The Firehall Branch has been steadily hosting more and more poetry readings of late. It's been nice to see poetry at the VPL move out a bit further from the Central Branch.

Speaking of which, I will be reading at a VPL event at the Moberly Arts and Cultural Centre in South Vancouver this Saturday (May 27th)! I'll be sharing the stage with fellow Dorothy Livesay Prize short-listers Juliane Okot Bitek, Richard Therrien and Anne Fleming. You can get more info on that "Gathering of Poets" here.


the candour and the ardour

The book, the statue, the sonata, must be gone upon with the unreasoning good faith and the unflagging spirit of children at their play. IS IT WORTH DOING?—when it shall have occurred to any artist to ask himself that question, it is implicitly answered in the negative. It does not occur to the child as he plays at being a pirate on the dining-room sofa, nor to the hunter as he pursues his quarry; and the candour of the one and the ardour of the other should be united in the bosom of the artist.

- Robert Louis Stevenson, in a letter to a "young gentlemen" who asked the question "Should you or should you not become an artist?" You can read Stevenson's full reply here.


a thing that attempts to completely represent the world

In the most basic sense, the point I am trying to make is that the continued persistence of poetry as a human activity, across time and cultures, has to do with something it does that is different from all other types of writing. How it refuses to be beholden to all the other things we use language for. How it turns distractibility, inconsistency, dreaminess, leaping, all those things that we scrub out of everyday life and functionality, into something to be treasured. How it continually prioritizes an interest in the very nature of language itself: as material that has a sound, visual qualities, feels a certain way in the mouth, etc., and also in the larger sense as a thing that attempts—and ultimately fails—to completely represent the world. It seems interesting to me to think about what connects Sappho to Rumi to Keats to Basho to Eluard to James Tate to Alice Notley to Victoria Chang. My instinct is that there is something.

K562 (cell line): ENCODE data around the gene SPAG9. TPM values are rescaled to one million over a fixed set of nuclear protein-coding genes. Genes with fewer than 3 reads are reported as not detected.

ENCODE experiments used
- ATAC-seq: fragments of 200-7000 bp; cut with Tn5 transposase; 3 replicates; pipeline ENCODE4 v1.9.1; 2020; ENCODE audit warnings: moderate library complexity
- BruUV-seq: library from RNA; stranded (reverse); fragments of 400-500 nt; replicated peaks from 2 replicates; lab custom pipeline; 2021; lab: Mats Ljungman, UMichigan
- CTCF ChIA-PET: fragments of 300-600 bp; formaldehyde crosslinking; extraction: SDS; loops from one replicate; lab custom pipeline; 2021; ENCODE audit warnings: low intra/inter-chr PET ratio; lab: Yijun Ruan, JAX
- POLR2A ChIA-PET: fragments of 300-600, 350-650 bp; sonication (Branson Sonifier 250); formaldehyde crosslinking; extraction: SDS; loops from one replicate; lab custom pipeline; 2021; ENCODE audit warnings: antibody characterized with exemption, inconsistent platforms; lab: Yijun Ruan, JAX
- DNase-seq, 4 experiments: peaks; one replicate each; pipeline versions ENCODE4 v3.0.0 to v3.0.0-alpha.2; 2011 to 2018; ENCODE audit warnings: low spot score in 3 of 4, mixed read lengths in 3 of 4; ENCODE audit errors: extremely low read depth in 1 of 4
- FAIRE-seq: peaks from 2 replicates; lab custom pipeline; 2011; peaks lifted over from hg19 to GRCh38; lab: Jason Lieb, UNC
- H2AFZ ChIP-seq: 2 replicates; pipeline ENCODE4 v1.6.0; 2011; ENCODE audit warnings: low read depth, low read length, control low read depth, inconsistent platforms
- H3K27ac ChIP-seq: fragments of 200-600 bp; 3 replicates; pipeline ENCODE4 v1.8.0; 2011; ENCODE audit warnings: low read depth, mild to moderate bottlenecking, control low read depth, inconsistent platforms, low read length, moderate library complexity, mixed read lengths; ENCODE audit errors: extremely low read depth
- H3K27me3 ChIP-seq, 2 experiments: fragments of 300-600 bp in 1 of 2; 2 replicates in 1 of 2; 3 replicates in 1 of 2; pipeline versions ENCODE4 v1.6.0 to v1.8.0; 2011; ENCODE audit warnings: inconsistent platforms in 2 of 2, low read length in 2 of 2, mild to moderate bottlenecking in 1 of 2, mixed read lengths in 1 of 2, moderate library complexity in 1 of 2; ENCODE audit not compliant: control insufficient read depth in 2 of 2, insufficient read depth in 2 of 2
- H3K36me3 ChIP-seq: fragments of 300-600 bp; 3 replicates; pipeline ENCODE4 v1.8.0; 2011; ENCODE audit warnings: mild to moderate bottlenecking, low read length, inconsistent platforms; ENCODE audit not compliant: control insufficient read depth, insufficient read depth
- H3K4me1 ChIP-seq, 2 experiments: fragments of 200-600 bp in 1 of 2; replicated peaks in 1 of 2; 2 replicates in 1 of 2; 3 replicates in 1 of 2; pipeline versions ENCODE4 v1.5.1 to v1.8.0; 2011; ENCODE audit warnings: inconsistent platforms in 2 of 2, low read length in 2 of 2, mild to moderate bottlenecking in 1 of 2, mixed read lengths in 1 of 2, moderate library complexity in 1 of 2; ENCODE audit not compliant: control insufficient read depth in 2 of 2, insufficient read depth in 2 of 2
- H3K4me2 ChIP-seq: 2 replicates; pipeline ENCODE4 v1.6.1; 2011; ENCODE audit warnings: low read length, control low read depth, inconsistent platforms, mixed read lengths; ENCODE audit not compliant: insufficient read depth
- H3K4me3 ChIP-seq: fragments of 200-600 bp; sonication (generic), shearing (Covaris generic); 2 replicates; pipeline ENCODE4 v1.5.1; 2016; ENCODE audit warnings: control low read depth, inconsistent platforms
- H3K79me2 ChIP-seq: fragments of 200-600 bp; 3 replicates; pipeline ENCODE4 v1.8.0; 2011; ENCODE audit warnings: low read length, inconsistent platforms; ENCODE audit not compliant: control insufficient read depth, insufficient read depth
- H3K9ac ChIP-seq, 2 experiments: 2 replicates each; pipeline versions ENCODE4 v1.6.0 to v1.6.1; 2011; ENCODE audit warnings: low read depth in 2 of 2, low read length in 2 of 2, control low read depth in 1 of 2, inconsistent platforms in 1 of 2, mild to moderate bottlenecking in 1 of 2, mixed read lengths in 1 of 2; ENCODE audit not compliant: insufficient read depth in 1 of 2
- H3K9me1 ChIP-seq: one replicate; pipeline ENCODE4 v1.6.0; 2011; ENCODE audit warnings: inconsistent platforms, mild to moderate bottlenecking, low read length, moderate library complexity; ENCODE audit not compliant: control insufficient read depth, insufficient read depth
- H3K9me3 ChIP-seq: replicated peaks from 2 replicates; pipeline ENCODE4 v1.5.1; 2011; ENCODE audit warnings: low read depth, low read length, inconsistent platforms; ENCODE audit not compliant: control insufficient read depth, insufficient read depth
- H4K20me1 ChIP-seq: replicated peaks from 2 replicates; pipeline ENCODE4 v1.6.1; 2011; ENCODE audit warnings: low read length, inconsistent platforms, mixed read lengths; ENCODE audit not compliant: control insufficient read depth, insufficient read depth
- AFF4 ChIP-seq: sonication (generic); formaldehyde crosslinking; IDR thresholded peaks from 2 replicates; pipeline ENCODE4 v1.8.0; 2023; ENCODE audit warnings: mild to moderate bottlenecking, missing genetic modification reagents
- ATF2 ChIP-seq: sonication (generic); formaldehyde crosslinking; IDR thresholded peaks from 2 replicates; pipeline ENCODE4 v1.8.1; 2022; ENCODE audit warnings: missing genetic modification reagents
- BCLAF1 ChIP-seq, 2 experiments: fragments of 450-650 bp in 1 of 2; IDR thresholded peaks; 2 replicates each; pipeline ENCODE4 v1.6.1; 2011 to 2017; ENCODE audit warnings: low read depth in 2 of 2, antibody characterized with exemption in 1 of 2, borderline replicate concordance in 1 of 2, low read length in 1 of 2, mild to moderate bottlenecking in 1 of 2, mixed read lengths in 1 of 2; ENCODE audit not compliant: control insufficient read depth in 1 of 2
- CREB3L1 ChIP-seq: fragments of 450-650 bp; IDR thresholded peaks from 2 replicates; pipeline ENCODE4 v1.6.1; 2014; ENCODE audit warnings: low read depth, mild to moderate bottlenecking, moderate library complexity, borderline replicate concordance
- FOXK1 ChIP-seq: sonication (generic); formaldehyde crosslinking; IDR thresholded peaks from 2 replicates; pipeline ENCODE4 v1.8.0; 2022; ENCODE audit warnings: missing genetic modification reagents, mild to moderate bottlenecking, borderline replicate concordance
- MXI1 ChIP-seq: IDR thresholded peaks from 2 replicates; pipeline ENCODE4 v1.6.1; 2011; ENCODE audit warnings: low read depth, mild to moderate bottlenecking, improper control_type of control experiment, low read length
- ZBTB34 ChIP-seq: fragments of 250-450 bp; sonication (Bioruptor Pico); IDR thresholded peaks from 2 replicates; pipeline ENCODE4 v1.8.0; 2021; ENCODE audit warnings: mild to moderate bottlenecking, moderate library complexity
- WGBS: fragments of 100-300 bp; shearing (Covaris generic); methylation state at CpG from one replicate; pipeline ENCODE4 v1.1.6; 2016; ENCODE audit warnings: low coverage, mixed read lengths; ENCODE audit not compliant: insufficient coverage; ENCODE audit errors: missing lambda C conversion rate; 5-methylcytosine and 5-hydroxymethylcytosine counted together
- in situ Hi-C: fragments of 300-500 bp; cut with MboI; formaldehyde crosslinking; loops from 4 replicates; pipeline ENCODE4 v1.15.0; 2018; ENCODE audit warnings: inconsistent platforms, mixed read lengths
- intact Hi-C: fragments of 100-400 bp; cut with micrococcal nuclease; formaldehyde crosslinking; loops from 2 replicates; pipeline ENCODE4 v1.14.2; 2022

- Matthew Zapruder, discussing his forthcoming book of essays Why Poetry? with Travis Nichols over at the Poetry Society of America's website. You can read the whole thing here.